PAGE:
At this time, we do not expect the Starliner to dock at the International Space Station on this flight.

We are proud of the team for their professionalism and quick action to protect the vehicle and enable a safe return. We look forward to reviewing and learning from the data that has been generated from this mission so far.

ULA Successfully Launches Boeing Starliner on the Orbital Flight Test

Atlas V lifts off with Starliner on Orbit Flight Test 1. (Credit: NASA webcast)

Cape Canaveral Air Force Station, Fla., (Dec. 20, 2019) – A United Launch Alliance (ULA) Atlas V rocket carrying Boeing’s Starliner capsule on the Orbital Flight Test lifted off on Dec. 20 at 6:36:43 a.m. EST, from Space Launch Complex-41 at Cape Canaveral Air Force Station. This marks the 81st launch of an Atlas V rocket and ULA’s 136th successful launch.

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Starliner Reaches Orbit, Can’t Dock with Station

Atlas V lifts off with Starliner spacecraft on Orbital Flight Test 1. (Credit: NASA webcast)

by Douglas Messier
Managing Editor

Boeing’s Starliner spacecraft suffered an anomaly after reaching space during its maiden flight test on Friday morning, resulting in the abandonment of plans for a rendezvous and docking with the International Space Station (ISS).

Boeing and NASA officials said the spacecraft is in a good orbit and performing well. They are planning an abbreviated two-day flight test before bringing the spacecraft down for a landing on Sunday morning at White Sands Missile Range in New Mexico.

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NASA Selects ULA’s Atlas V Rocket to Launch GOES-T Weather Satellite

ULA Atlas V rocket carrying the AEHF-4 mission for the U.S. Air Force lifts off from Space Launch Complex-41. (Credit: ULA)

Centennial, Colo., Dec. 18, 2019 (ULA PR) – NASA’s Launch Services Program announced today that it selected United Launch Alliance’s (ULA’s) proven Atlas V vehicle to launch the Geostationary Operational Environmental Satellite (GOES)-T mission, the second to last satellite in the GOES constellation. This award resulted from a competitive Launch Service Task Order evaluation under the NASA Launch Services II contract.

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Starliner Launch on Schedule for Friday Morning

The Boeing CST-100 Starliner spacecraft is guided into position above a United Launch Alliance Atlas V rocket at the Vertical Integration Facility at Space Launch Complex 41 at Florida’s Cape Canaveral Air Force Station on Nov. 21, 2019. Starliner will be secured atop the rocket for Boeing’s Orbital Flight Test to the International Space Station for NASA’s Commercial Crew Program. The spacecraft rolled out from Boeing’s Commercial Crew and Cargo Processing Facility at NASA’s Kennedy Space Center earlier in the day.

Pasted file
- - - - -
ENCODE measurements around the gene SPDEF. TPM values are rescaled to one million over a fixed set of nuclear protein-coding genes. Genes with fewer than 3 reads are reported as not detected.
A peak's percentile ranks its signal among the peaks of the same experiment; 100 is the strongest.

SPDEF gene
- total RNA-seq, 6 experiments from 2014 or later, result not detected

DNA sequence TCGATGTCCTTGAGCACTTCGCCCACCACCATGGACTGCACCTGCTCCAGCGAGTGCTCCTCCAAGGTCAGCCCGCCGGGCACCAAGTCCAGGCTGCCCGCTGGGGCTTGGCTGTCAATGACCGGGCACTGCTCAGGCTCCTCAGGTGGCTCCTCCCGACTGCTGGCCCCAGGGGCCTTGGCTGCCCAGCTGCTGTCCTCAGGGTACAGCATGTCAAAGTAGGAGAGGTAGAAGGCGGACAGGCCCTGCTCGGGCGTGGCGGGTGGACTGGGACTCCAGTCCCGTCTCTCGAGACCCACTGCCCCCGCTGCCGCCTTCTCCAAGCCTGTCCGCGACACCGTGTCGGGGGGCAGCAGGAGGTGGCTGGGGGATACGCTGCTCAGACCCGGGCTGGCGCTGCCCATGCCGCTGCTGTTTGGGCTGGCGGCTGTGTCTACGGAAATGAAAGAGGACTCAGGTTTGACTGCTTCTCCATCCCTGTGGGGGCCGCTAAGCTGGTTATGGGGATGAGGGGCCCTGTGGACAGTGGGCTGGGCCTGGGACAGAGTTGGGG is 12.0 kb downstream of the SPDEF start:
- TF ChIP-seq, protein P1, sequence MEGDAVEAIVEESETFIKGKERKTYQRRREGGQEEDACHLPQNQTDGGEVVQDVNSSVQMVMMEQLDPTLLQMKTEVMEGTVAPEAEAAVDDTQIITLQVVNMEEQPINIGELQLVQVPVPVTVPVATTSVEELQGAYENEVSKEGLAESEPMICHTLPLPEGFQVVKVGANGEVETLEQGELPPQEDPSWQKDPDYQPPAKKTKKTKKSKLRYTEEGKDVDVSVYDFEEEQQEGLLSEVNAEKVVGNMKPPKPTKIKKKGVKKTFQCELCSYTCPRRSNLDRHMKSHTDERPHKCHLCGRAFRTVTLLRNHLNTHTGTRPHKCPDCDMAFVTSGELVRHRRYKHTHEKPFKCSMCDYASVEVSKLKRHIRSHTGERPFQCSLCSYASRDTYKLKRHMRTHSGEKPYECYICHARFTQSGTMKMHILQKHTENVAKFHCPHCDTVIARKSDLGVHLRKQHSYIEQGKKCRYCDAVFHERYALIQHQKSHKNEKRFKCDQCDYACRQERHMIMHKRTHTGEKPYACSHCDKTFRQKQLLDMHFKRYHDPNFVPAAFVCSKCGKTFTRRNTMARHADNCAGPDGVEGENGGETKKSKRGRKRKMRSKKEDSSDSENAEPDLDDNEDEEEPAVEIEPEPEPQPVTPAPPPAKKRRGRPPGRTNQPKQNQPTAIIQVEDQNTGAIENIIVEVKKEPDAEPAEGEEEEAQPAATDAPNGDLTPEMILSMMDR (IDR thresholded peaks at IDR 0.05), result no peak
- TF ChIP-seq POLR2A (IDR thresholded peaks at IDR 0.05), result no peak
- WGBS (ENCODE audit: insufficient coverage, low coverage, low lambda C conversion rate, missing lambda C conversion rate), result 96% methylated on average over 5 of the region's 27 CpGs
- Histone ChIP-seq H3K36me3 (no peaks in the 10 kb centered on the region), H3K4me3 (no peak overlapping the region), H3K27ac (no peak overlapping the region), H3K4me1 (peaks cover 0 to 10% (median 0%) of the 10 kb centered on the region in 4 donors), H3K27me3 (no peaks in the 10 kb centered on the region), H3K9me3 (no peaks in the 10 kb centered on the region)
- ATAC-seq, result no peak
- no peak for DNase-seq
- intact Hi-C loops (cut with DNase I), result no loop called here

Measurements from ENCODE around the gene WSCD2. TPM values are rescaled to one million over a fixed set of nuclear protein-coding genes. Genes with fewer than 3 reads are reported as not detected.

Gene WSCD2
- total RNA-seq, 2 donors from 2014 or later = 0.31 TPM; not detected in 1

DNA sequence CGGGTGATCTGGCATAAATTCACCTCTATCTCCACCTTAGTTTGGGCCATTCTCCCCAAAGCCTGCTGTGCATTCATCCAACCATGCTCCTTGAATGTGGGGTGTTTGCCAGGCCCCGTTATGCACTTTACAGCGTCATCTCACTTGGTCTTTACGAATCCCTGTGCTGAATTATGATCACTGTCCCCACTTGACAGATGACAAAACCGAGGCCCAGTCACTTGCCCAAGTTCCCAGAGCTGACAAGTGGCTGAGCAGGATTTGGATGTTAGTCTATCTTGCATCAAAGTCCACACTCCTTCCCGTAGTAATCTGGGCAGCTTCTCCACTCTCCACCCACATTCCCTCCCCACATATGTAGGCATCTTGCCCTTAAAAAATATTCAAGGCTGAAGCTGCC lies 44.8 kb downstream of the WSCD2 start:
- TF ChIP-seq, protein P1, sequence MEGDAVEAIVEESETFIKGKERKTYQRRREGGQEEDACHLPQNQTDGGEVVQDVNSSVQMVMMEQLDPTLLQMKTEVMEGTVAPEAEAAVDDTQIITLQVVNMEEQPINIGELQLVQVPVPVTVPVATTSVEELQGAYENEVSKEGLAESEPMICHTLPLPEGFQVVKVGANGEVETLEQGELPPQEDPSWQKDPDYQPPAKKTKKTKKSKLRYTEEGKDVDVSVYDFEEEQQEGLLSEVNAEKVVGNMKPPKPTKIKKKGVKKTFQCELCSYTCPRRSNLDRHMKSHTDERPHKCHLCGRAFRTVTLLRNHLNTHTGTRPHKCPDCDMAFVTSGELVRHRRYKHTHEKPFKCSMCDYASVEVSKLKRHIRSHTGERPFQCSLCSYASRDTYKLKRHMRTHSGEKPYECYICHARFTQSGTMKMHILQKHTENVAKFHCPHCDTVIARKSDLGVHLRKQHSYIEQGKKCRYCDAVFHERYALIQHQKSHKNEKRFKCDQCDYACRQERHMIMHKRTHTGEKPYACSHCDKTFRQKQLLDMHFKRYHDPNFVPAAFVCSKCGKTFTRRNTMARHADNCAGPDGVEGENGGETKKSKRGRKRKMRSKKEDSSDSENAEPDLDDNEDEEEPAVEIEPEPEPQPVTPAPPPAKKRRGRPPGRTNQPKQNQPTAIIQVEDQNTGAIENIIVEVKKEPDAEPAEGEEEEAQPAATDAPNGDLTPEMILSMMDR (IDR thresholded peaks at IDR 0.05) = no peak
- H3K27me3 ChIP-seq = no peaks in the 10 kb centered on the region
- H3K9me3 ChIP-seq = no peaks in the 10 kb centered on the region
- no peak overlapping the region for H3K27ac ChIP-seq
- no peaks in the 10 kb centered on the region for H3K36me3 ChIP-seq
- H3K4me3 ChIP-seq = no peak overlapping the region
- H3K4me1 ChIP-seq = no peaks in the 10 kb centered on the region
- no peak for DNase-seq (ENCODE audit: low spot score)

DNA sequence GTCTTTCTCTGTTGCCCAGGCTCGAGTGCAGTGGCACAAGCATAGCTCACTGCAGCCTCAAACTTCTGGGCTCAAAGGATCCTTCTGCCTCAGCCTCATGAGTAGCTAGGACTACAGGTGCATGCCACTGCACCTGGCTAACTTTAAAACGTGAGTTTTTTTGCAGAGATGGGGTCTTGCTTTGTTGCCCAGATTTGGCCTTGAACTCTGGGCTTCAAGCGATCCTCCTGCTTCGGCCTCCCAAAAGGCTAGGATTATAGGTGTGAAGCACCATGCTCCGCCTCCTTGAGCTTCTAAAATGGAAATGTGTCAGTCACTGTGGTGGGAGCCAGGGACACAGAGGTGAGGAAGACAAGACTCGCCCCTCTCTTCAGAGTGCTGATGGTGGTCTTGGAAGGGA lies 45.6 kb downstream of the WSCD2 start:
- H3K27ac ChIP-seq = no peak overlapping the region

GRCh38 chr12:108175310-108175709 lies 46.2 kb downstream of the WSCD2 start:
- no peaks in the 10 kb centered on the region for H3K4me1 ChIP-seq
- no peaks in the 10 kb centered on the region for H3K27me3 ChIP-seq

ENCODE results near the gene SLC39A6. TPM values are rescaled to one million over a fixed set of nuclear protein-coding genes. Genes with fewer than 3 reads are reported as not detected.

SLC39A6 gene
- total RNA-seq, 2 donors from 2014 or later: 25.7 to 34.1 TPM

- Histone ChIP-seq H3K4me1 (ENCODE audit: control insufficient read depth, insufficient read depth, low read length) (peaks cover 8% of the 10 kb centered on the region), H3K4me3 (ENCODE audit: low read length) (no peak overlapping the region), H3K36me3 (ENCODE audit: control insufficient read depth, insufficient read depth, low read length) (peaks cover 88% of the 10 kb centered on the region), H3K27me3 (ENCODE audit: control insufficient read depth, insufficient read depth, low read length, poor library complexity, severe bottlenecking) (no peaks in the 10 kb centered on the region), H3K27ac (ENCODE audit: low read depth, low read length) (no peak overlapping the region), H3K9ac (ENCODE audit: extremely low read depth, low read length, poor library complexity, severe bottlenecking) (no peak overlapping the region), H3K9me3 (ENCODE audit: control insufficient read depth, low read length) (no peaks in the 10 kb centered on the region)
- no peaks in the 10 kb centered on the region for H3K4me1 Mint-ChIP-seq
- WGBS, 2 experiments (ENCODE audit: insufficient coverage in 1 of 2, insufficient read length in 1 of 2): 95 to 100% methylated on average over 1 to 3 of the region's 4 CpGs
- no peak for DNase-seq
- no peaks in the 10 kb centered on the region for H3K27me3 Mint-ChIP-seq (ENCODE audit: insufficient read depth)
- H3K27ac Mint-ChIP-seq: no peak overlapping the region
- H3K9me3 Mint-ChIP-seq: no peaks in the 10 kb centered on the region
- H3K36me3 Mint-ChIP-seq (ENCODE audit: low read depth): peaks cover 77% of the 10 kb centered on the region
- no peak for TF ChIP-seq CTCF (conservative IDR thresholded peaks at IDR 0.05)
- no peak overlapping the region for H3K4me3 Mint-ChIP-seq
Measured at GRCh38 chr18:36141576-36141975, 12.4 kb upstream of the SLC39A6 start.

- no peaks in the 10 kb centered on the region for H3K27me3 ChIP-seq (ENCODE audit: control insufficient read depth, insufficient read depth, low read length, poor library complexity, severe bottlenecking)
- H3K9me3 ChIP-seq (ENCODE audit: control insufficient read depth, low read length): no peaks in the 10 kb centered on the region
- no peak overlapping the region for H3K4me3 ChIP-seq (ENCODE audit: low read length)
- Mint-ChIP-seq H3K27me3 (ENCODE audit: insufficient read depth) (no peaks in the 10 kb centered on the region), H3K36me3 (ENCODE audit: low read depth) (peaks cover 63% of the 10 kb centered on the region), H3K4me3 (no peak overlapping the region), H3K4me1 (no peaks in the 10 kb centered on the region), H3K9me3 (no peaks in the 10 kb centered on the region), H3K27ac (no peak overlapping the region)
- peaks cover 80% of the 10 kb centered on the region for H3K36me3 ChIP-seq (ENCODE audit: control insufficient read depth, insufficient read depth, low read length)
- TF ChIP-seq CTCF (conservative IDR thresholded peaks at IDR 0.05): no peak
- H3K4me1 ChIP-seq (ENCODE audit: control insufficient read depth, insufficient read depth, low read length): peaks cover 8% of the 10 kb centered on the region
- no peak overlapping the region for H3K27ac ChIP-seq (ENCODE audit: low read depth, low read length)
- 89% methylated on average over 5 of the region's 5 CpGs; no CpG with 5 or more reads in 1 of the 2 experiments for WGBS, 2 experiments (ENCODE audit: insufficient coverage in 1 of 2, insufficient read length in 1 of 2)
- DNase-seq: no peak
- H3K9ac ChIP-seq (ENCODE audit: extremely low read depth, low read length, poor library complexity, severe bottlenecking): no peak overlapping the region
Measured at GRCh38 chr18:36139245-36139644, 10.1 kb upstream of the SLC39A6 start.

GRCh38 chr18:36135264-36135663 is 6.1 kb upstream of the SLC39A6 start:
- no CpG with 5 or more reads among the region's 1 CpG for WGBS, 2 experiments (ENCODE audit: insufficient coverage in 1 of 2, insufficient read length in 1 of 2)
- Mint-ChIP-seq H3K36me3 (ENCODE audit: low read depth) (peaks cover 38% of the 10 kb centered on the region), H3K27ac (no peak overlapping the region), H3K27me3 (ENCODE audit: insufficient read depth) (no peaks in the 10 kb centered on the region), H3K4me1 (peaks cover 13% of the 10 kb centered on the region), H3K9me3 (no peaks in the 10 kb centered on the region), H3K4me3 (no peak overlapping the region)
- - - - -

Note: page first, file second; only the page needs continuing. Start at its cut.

CAPE CANAVERAL AIR FORCE STATION, Fla. (ULA PR) — Everything is progressing toward the United Launch Alliance (ULA) Atlas V launch carrying the Orbital Flight Test (OFT),  Boeing’s CST-100 Starliner capsule. 

The mission is set to lift off on Friday, Dec. 20, from Space Launch Complex-41 at Cape Canaveral Air Force Station in Florida. The instantaneous launch is planned for 6:36 a.m. EST.

Live broadcast coverage of launch will begin at 5:30 a.m. EST on Dec. 20 and will broadcast live on NASA TV. Live launch updates and the webcast will be available at www.ulalaunch.com and  www.boeing.com/starliner

Atlas V rocket will deliver the CST-100 Starliner spacecraft to a 98 nautical mile suborbital trajectory to the International Space Station. After Starliner separation from Atlas V, Starliner engines will burn taking it the rest of the way to orbit and on to the International Space Station.

The Starliner OFT will be the 81st launch of the Atlas V and will mark ULA’s 136th mission.

Launch Forecast Summary

Today’s forecast shows a 70 percent chance of favorable weather conditions for launch. 

Overall probability of violating weather constraints: 30%
Primary concerns: Cumulus cloud rule, ground winds
Overall probability of violating weather constraints for 24-hour delay: 40%
Primary concern: Cumulus cloud rule, thick cloud layer rule

Updates

To keep up to speed with updates, dial the ULA launch hotline at 1-877-852-4321 or join the conversation at  www.facebook.com/ulalaunch,  twitter.com/ulalaunch and instagram.com/ulalaunch; hashtags #AtlasV #Starliner

NASA to Provide Coverage of Boeing Orbital Flight Test for Commercial Crew

The Boeing CST-100 Starliner spacecraft is guided into position above a United Launch Alliance Atlas V rocket at the Vertical Integration Facility at Space Launch Complex 41 at Florida’s Cape Canaveral Air Force Station on Nov. 21, 2019. Starliner will be secured atop the rocket for Boeing’s Orbital Flight Test to the International Space Station for NASA’s Commercial Crew Program. The spacecraft rolled out from Boeing’s Commercial Crew and Cargo Processing Facility at NASA’s Kennedy Space Center earlier in the day.

WASHINGTON (NASA PR) — The launch of Boeing’s Orbital Flight Test (OFT) to the International Space Station, as part of NASA’s Commercial Crew Program, is targeted for 6:36 a.m. EST Friday, Dec. 20. The uncrewed flight test will be the Boeing CST-100 Starliner’s maiden mission to the space station.

Live coverage will begin on NASA Television and the agency’s website  Tuesday, Dec. 17, with prelaunch events.